Once your child has received a diagnosis, the next step is to think about the services and support your family will need for the future.

Leeds Mencap can offer information, advice and services to people with a diagnosis of autism and learning disability.

  • For information and advice about autism and learning disability, contact our Learning Disability Helpline.
  • Find out more about Leeds Mencap’s services and the support they can offer, or search for a local group near you.
  • For autism support, visit The National Autistic Society’s About Autism pages.
  • For Pathological Demand Avoidance (PDA), contact the PDA Society.
  • The Challenging Behaviour Foundation (CBF) can also offer support and advice if your son or daughter displays challenging behaviours. Visit the CBF website or call their family support line on 0845 602 7885.
  • Getting support for the rest of the family is also important. SIBS can help brothers and sisters to come to terms with their sibling’s disability. Visit the SIBS website or call 01535 645453.

What is Fragile X Syndrome?

Fragile X syndrome is a genetic condition affecting boys more severely. It can cause a variety of problems in one’s life, affecting language, emotions, behaviour and social skills. Fragile X syndrome is the most inherited cause of a learning disability.

Nearly all boys who have Fragile X syndrome will have a learning disability, whereas only a third of girls will. 

The degree of the learning disability will vary, affecting how much support is needed.

How does Fragile X affect someona?

Someone with Fragile X might have a short attention span, act impulsively, feel restless, be very active, and have heightened senses. These symptoms can vary from person to person.

People with Fragile X syndrome may act like someone with autism, including shyness, following routines and struggling with anxiety.

Someone with fragile X may also have some physical characteristics such as a long narrow face with prominent jaw bones and ears.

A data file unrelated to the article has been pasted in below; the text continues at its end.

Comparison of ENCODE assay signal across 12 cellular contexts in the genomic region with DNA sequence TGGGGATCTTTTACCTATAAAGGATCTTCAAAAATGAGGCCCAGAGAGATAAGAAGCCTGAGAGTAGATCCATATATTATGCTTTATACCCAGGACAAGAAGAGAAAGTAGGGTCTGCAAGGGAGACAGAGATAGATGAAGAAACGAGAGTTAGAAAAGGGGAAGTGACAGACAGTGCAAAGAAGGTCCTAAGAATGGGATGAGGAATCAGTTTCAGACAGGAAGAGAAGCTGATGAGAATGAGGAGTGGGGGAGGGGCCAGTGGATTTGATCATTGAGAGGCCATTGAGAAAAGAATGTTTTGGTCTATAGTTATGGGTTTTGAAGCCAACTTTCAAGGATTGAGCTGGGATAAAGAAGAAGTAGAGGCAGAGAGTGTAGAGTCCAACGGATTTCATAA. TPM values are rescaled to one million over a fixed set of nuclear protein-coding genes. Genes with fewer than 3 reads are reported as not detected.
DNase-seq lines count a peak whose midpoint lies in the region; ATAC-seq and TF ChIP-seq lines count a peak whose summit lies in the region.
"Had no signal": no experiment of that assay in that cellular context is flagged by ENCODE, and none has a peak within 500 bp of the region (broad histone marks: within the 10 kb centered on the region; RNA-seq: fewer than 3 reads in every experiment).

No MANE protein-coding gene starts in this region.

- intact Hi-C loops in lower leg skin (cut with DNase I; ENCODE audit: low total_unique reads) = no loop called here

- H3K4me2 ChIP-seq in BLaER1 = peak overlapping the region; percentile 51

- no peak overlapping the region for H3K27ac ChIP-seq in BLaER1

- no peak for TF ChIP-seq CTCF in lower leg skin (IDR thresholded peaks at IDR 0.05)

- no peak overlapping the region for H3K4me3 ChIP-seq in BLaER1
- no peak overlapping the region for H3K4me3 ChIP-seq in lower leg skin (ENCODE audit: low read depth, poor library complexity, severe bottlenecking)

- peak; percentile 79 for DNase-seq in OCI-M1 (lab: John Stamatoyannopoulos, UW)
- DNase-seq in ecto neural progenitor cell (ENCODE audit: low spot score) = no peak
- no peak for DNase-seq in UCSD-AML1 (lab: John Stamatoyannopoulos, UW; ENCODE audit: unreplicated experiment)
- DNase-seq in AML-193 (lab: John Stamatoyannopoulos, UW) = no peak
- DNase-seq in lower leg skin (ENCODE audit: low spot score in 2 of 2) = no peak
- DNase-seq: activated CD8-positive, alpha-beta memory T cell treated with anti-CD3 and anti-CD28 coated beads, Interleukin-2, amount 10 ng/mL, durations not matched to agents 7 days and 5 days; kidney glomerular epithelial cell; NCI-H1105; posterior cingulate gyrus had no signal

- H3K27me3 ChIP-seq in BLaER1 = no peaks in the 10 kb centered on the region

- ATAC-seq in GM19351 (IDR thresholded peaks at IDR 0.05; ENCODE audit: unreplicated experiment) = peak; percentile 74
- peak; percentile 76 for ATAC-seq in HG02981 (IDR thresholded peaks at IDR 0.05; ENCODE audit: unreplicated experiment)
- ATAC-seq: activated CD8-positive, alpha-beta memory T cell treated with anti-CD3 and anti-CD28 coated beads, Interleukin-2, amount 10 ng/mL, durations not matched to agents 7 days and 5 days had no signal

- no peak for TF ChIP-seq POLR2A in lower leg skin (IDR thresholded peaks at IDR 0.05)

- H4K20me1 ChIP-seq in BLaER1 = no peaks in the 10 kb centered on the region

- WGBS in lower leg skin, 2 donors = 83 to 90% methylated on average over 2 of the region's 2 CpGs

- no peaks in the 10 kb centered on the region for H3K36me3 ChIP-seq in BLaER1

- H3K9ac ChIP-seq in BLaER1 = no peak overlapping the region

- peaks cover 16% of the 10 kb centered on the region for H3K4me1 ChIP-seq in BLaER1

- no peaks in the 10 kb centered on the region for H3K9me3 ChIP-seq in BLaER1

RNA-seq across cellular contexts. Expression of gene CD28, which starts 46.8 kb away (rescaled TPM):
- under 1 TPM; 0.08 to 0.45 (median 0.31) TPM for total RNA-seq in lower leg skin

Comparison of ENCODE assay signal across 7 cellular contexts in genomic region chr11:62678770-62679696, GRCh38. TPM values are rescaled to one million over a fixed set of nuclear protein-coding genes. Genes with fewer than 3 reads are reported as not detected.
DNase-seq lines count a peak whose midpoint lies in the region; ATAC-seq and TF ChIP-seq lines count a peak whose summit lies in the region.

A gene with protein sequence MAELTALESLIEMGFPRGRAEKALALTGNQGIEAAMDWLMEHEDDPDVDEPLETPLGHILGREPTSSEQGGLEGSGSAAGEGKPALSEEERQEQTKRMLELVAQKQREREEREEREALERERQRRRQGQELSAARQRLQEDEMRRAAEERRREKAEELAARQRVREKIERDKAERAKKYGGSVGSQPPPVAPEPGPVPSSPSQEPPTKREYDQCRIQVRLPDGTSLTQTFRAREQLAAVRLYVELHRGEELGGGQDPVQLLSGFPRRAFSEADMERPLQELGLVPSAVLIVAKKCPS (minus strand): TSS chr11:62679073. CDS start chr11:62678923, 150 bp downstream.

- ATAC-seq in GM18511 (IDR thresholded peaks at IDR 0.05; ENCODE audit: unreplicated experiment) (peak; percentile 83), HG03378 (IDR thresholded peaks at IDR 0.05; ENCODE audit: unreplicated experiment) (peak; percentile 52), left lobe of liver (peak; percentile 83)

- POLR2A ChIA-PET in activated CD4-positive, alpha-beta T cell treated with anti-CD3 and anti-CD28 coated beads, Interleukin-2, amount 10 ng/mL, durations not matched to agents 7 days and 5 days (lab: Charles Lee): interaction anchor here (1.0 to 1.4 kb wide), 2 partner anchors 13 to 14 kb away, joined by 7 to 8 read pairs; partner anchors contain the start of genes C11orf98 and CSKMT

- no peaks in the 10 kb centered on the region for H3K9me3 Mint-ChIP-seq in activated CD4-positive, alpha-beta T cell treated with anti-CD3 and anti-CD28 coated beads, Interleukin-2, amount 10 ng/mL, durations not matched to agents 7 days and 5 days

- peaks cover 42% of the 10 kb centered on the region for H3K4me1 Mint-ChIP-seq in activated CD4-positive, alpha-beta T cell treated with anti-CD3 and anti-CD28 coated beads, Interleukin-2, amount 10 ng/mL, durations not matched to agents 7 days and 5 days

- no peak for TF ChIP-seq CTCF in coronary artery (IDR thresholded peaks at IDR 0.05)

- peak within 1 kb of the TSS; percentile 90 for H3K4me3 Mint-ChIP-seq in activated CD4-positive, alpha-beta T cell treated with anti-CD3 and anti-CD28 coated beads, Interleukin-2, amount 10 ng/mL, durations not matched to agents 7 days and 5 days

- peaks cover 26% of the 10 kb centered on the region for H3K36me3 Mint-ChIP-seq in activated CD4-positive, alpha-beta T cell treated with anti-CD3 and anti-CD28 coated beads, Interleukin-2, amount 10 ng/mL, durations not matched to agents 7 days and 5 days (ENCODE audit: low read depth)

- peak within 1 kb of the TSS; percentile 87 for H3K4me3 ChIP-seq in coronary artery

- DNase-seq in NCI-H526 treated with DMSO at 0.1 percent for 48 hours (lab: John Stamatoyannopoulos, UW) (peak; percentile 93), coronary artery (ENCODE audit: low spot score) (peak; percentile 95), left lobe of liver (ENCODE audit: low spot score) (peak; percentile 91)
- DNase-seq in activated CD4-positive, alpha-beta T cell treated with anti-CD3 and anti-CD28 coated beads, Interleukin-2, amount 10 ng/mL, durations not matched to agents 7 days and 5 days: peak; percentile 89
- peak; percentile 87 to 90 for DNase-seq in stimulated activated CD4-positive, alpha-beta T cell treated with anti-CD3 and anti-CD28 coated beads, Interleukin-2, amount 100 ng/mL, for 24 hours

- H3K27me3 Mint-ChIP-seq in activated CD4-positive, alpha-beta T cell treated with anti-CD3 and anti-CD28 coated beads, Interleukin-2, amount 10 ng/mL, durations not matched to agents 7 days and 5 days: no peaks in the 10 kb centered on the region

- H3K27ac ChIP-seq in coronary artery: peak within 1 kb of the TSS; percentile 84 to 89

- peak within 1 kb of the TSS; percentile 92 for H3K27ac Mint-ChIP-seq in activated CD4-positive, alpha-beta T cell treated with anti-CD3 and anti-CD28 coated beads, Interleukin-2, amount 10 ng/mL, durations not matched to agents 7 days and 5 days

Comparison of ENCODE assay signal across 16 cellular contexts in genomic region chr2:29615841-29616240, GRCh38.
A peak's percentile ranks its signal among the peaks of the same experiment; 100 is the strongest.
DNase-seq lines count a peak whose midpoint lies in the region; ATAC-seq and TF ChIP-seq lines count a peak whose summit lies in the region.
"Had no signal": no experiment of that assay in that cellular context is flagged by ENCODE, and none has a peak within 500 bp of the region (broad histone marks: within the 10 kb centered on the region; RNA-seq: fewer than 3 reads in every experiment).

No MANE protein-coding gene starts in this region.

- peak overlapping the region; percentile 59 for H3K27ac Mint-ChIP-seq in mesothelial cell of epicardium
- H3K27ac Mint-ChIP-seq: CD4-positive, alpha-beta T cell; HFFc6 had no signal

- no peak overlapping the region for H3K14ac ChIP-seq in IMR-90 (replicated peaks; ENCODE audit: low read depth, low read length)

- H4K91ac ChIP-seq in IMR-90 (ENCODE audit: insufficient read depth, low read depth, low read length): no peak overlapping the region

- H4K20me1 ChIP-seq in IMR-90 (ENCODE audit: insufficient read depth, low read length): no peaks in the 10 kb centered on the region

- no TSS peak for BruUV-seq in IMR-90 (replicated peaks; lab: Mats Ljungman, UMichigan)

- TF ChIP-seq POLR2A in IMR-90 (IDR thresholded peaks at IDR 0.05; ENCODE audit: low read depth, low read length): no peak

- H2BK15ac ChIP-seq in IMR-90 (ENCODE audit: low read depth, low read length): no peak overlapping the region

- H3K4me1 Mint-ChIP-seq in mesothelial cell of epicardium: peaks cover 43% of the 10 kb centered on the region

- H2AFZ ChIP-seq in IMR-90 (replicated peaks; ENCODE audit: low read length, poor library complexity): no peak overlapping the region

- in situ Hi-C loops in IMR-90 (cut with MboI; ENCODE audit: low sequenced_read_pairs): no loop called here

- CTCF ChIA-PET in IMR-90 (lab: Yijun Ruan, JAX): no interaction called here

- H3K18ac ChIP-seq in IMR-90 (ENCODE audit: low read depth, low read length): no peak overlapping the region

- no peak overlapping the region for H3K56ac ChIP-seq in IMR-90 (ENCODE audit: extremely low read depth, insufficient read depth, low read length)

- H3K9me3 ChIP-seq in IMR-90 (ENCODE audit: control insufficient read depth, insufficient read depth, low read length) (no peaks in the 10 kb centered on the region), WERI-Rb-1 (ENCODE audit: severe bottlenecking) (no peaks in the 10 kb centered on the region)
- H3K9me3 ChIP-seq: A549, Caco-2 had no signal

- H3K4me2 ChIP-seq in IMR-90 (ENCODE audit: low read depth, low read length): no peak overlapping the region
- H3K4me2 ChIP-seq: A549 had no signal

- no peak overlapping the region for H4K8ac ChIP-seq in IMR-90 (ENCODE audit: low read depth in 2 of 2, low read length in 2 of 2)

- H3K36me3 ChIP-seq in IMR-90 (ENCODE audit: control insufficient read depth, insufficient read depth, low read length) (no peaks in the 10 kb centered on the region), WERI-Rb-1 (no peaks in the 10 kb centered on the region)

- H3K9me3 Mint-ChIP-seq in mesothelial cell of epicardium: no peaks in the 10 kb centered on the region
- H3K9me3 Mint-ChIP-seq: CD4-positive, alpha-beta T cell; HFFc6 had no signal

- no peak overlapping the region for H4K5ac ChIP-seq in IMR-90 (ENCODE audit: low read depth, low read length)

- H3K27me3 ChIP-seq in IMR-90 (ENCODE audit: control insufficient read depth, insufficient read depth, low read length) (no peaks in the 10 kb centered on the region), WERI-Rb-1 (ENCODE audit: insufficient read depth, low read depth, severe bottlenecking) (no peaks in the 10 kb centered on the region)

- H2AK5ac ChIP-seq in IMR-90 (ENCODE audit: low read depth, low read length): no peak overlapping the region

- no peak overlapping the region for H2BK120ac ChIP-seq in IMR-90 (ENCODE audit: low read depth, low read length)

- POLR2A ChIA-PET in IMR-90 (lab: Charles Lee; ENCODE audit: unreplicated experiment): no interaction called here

How is Fragile X diagnosed?

Fragile X syndrome can be diagnosed with a blood test. It cannot be diagnosed through behavioural observation. It is a genetic condition meaning it is possible to test if an individual is a carrier of the gene. It is possible to receive a diagnosis for your child before birth.

Most people living with fragile X will need support with language, speech, emotions and social skills. People with fragile X syndrome are also more likely to develop epilepsy and a rare few have autism. This is what affects someone’s need for care and support.

With the right support, it is possible for someone with Fragile X to lead a fulfilling life, in the way they choose.

Get the right support

For advice and support, and to find out more, contact our helpline, or visit:

What is global developmental delay?

The term ‘global development delay’ is used when a child takes longer to reach specific milestones compared to other children of the same age. This could include walking, talking and social skills. 

Global developmental delay may also be present in someone who struggles with other conditions such as Down’s Syndrome. 

In some cases the delay in someone’s development may only be short term and may be overcome with the right support. On the other hand the delay may be more prominent and a child may need more support. Someone may also have a learning disability as well meaning they need extra support.

How is global development delay diagnosed?

It can be harder to diagnose this condition. The sooner you get a diagnosis the easier it is to manage the condition by ensuring the right support is in place sooner. Helping each individual to live a fulfilled life.

Get in touch with us to see what support is available to you if you are the parent or carer of a child with a developmental delay.